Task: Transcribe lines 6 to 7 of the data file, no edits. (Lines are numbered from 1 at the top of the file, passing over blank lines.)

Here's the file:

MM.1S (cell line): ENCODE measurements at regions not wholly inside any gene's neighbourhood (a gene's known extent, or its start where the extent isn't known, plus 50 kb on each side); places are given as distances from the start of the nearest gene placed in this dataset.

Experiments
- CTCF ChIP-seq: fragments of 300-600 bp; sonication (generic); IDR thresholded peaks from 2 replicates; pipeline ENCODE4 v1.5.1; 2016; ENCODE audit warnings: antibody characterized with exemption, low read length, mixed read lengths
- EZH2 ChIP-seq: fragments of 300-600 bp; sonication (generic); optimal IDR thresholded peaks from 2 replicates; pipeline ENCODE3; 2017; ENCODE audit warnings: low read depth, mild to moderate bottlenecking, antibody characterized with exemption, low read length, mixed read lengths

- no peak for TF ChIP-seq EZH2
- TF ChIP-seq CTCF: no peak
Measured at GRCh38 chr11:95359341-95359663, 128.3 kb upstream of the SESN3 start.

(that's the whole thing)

- TF ChIP-seq CTCF: no peak
Measured at GRCh38 chr11:95359341-95359663, 128.3 kb upstream of the SESN3 start.